Let’s Talk About Sex (Ed)

I have a twleve-year-old going through Sex Ed right now at a public school. Also, I like to write books for teens, so for me, the sexual habits of teenagers are as thoroughly fascinating as they are concerning. In books for teens it’s almost unrealistic not to at least mention the subject. What’s interesting to me is that the way the subject is being handled in books is more honest, more healthy, and helpful to teens than what they’re getting in class (at least, my kiddo’s class).

What’s in YA books: Everything. But, in the books I read the sex means something to the development of the character. Over the few years I’ve been writing, I’ve seen more sex scenes and themes than I thought I would. I think this is great. I want my kids to read them. (I want my kids to read ALL books) I have a sex scene in my book (Oh help me when/if my parents read it), which I figured would get cut somewhere along the revision process, though I hope it wouldn’t. It hasn’t yet, but there’s still time. I have solid reasoning for having in there that I’ve been prepared to voice, if questioned. I don’t want to give specifics here on the blog because that would be spoilery. So, let’s say it’s pretty important to character  development. It’s one of the things in life that separate the men from the boys, if you will. And in YA literature, isn’t that the central struggle of any book? The blurry area of kid-ness vs. adult-ness. One of the things I appreciate so much about YA is that when a character in a book (and hopefully one that the reader is rooting for) goes through growth and change because of sexual relationship, it can shape the reader’s ideas about sex. And, we’re all just so damn curious about it at that age!  If done well, the character will have consequences for their sexual actions, whether it be sex is pretty awesome or we should’ve used protection, or so this is (or isn’t) love, or whatever. My point is that the reading experience is far more informative and meaningful than class.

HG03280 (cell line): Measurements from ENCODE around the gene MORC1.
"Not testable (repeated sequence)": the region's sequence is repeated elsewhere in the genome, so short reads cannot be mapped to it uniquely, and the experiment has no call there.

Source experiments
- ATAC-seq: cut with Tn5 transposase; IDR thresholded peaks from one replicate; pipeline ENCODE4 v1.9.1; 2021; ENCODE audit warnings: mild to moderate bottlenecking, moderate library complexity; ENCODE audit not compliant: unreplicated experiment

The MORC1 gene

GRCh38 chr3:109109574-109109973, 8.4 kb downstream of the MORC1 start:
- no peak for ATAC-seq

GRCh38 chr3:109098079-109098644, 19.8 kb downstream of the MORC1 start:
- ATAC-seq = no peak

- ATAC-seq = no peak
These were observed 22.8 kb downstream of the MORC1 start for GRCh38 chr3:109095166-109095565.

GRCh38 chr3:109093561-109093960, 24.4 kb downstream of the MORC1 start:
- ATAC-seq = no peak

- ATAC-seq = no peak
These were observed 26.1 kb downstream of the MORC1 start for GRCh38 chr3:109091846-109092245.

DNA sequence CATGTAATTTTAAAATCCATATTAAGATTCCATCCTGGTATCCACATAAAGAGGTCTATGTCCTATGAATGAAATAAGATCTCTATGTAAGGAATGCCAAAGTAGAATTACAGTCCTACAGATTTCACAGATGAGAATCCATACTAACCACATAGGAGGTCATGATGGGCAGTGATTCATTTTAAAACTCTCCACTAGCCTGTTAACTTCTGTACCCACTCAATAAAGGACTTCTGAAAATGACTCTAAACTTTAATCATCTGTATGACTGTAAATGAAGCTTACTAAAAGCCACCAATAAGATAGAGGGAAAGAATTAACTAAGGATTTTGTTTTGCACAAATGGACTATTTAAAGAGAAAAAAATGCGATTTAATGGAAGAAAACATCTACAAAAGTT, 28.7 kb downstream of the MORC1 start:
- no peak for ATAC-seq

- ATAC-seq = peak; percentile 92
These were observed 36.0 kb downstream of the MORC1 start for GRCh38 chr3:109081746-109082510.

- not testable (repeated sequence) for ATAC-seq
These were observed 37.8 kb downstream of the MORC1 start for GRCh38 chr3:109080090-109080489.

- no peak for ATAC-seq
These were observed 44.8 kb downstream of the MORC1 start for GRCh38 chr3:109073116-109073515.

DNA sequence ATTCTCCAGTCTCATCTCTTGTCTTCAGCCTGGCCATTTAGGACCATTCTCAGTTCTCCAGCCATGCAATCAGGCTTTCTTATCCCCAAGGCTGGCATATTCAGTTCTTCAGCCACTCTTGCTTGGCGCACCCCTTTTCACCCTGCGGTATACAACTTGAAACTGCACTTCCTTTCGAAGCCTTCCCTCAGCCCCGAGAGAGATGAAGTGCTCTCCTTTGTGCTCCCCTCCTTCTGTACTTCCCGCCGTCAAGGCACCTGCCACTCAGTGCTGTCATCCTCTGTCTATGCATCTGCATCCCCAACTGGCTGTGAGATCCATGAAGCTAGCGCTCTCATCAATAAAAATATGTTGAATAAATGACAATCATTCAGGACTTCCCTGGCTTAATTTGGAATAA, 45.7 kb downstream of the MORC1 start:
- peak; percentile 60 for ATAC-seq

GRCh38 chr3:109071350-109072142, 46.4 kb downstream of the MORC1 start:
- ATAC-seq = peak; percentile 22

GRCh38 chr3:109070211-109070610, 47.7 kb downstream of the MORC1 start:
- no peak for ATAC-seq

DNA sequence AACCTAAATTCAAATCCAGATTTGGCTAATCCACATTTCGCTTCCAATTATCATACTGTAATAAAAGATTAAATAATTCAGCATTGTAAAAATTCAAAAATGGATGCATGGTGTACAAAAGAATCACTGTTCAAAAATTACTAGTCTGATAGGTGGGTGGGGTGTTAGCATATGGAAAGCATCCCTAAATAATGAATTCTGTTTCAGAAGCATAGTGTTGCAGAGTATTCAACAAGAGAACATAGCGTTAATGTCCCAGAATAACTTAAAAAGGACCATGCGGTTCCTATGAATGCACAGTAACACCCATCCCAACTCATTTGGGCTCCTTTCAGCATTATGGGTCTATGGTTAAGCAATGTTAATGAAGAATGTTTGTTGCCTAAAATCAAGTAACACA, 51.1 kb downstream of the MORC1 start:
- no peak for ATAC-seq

What’s in class: Abstinence. (and other people) My daughter brought home a paper we had to sign that acknowledged the school stance on sex. Josh signed it alright, and included a few words about how unrealistic it is to think teaching abstinence will be effective. Day one, Eleanor came home and was surprised and irritated that she was the only one brave enough to ask questions (Go, Eleanor! Proud parent right here.) The next day she came home scared of AIDS and asking how many people Josh and I had slept with before we got married. (I told her, btw.) I’m not bothered that she was scared of AIDS, because everyone should be. But the school’s answer to AIDS is abstinence. So, I was left to inform her that I wasn’t ashamed of or scared to have sex with people who hadn’t become my husband, because I’d used protection. Thanks, public school. The third day she came home and said, “I asked my teacher how we were supposed to have babies if we never had sex?” The teacher replied that he was teaching abstinence because that’s what the school had told him to teach. (That’s Eleanor’s paraphrasing) And Eleanor concluded (right or wrong) that he probably didn’t believe what he was teaching. Now, I’m thrilled my kiddo is asking questions at home and at school, but I KNOW she’s in the minority. And even with her asking all the questions, I hope she’ll explore the issue in her reading, where it’s safe and she can’t get AIDS.

Published by jody sparks